Greeley resident remembers watching Apollo 11 launch with thousands of others in Florida |

Greeley resident remembers watching Apollo 11 launch with thousands of others in Florida

Trevor Reid
Greeley Tribune
Looking across the Banana River, Apollo 11, appearing as a small, bright dot, lifts off July 16, 1969.
Bob Stack/For Greeley Tribune

A Greeley resident who witnessed the Apollo 11 launch hopes this week’s 50th anniversary celebrations will re-spark a national interest in space exploration, the kind that brought him and thousands others to watch the launch in Florida 50 years ago.

U.S. Air Force Col. (Ret.) Bob Stack of Greeley was stationed at the Eglin Air Force Base in Florida when a free Miami vacation someone won through a contest found its way to Stack’s family, who gave the trip to Stack and his wife, Mary. Stack, a lifetime space enthusiast, realized they could stop and watch the Apollo 11 launch on their way to Miami.

The Stacks, then 25, arrived the day before the launch, pulling into a large sandy area sitting across the Banana River from the Kennedy Space Station. Despite the thousands of people there ready to watch the launch, Stack found a spot right on the water.

“The stars aligned,” he said.

Stack tried catching some sleep on the hood of his 1967 Chevrolet Impala while his wife slept inside. With all the excitement in the air, they got maybe an hour of sleep. Across the river, the launch tower was lit up like “this big pencil,” Stack said.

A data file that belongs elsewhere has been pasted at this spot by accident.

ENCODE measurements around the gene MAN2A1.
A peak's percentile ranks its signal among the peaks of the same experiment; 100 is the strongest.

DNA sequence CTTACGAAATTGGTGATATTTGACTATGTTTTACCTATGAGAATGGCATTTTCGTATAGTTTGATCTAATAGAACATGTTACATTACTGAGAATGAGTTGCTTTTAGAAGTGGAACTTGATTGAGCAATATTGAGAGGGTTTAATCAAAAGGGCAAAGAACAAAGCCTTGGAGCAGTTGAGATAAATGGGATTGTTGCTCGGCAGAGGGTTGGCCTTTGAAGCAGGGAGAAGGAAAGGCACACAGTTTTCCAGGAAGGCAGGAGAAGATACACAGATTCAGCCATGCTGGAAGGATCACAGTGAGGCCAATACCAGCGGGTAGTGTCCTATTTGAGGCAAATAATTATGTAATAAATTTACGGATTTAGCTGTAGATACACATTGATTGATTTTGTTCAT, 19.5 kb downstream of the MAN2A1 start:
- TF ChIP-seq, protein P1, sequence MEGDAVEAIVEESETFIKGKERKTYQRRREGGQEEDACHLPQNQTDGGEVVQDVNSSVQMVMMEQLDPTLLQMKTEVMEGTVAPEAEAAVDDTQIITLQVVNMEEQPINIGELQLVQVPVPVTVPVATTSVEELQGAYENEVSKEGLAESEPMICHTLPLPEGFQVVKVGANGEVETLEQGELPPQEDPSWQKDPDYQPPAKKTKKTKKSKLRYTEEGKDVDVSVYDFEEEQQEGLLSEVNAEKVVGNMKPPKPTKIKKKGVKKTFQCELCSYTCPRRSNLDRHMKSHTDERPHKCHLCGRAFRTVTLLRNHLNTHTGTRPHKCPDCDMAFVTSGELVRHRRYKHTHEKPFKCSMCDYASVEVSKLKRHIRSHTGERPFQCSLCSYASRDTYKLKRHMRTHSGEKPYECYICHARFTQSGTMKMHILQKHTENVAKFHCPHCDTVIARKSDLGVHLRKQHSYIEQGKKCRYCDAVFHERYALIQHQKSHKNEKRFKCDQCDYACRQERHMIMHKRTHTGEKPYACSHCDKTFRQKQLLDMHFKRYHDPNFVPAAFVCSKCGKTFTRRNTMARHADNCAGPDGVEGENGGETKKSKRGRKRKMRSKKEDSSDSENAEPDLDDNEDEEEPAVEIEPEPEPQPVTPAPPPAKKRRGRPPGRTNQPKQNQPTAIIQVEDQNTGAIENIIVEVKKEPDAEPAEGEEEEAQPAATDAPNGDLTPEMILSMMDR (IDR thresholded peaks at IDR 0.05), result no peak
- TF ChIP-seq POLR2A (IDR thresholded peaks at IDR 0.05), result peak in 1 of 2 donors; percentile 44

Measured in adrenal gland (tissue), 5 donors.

“Look at what we were doing,” Stack said. “That’s something that humans had watched for eons, and now we were going to put humans there.”

At 9:32 a.m. ET July 16, 1969, the Saturn V rocket lifted off from the Kennedy Space Center, carrying Neil Armstrong, Michael Collins and Edwin “Buzz” Aldrin. The Stacks watched from the hood of their car, right on the water.

“We all came together as one set of eyes; we all watched the smoke, the flame,” Stack said. “We watched this sun with a projection on the top just lift up into the sky, and you’ve got the contrail. And then it was over. Or, really, it was just beginning.”

Stack and his wife then made their way to Miami, where they watched in a hotel as Armstrong became the first man on the moon.

Stack said the experience solidified his feelings about going into space. He went on to become one of 12 finalists in the Teacher in Space project and has met astronauts including Aldrin, Collins and Eugene Cernan, the man who most recently stepped foot on the moon, at space conferences.

Thirty years later, one of the leading educators for NASA, who met Stack through the Teacher in Space project, gave him a 30th anniversary coin, containing metal from the Saturn V launch tower.

Stack said the scale of the accomplishment is even more stunning when thinking of the unnamed heroes whose work made the mission possible. A total of 400,000 people were involved. Stack said Charles Fishman’s book “One Giant Leap” spelled out the importance of each person doing their jobs correctly, including the women who sewed wires in the computers.

“We’re going to celebrate these three guys, but it’s all the unknown people behind the scenes, the worker bees, who really put together the clothing, the capsules, the engines, the math and the science that would make this happen,” he said. “And that’s where public education comes in.”

For Stack, there are three reasons space exploration is important: It fulfills and feeds a natural need in people to explore; it inspires public education to strive for excellence in math and science; and it lays the groundwork for military strength.

Looking ahead (and upward), Stack has three questions about the future of space exploration:

“When will we colonize the moon? Who is going to own the moon, or parts of it? Why not Mars?”

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